A bigger problem is the FTC’s paltry enforcement. Its website says the federal agency “takes aggressive legal action” against violators of the registry’s ban on unsolicited calls. Yet it has brought a mere 153 enforcement actions, or an average of 8.5 per year. While those suits have recovered $292 million in civil penalties or restitution, you don’t have to be a math whizz to realize that the chances of violators being punished are almost nil.

The entire annual budget of the Federal Trade Commission is $308 million. Tasked with big-ticket responsibilities ranging from overseeing bankruptcy claims to enforcing antitrust laws, oversight of the Do Not Call Registry is a relatively small part of its portfolio.

The single-most-compelling statistic for arguing in favor of stronger federal action against robocalls is this: The FTC receives 19,000 complaints a day, as the Washington Post reported in January 2018 — from people whose numbers are already on the Do Not Call Registry. A full 78% of the complaints are about robocalls.

With the government already spending trillions of dollars on controlling the coronavirus pandemic, fighting climate change, and combatting terrorism (just to name a few of its more daunting tasks), it is unrealistic to ask lawmakers to give the Federal Trade Commission the huge amounts of increased funding that would be necessary to really clamp down on robocalls.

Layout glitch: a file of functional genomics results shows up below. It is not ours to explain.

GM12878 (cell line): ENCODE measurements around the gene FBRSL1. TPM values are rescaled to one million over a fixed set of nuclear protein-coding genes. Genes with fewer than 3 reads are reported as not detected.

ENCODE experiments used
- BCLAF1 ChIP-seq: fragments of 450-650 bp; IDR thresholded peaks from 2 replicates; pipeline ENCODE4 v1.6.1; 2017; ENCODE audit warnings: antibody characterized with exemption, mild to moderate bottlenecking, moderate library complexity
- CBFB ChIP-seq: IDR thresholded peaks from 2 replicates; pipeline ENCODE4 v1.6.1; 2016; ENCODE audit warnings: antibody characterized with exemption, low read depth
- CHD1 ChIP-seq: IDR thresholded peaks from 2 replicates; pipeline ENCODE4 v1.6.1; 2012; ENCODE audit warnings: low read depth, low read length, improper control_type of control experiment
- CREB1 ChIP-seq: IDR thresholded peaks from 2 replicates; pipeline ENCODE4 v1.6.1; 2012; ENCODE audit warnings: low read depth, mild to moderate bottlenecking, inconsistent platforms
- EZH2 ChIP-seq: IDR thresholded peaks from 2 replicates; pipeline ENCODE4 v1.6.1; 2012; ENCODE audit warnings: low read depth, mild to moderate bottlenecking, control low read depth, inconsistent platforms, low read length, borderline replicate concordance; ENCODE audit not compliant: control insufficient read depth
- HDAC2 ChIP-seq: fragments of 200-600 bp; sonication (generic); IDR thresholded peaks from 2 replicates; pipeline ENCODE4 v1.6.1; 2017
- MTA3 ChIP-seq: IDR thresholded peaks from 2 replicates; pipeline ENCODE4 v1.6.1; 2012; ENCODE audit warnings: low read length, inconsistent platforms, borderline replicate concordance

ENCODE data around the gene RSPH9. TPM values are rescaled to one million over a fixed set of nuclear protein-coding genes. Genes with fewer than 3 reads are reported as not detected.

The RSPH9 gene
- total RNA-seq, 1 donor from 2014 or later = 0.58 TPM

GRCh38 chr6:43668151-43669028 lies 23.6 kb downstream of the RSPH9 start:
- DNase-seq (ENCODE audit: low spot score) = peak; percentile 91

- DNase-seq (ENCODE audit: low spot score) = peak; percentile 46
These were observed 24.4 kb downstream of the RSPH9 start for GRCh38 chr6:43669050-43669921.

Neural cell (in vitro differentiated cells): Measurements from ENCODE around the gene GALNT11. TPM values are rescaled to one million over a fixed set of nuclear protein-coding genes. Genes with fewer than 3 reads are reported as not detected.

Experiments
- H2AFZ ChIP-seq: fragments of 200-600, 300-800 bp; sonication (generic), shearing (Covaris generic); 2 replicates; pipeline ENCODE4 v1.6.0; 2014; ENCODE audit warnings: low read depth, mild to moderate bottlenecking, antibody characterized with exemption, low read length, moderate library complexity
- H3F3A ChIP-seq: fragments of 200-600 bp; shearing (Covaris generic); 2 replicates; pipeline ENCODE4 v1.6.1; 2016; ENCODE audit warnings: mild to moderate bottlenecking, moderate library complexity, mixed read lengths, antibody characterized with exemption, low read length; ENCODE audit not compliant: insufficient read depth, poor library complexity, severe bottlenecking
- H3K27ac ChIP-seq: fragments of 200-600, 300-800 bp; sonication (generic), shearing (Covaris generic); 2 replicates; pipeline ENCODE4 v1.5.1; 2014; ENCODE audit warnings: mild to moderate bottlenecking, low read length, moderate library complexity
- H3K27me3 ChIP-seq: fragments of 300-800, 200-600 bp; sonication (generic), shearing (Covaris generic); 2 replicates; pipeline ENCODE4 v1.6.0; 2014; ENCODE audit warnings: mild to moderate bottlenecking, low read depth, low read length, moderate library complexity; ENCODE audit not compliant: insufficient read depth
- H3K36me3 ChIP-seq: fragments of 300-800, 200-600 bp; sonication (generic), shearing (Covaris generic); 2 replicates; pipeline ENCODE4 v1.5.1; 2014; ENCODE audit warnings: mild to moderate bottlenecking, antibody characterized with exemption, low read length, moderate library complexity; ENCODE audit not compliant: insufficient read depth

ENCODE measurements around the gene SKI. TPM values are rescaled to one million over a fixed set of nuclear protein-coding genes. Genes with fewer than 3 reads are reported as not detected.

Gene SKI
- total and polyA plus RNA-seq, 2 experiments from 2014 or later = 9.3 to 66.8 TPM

Also unrealistic is the advice doled out by the FTC and various consumer groups, such as the warning to answer calls only from numbers you recognize. As a journalist, I get calls from hundreds of sources. Many use numbers I don’t know or, especially with the rise of cellphones, are different from those I used for my initial outreach. We also can’t possibly memorize all the numbers in our personal databases. When I’m on deadline waiting for an important source or two to return a call, I can’t afford to ignore those calls that come from unknown numbers. Simple logic dictates that my peers in other fields face the same constraints, from lawyers working a case to businesspeople negotiating a deal.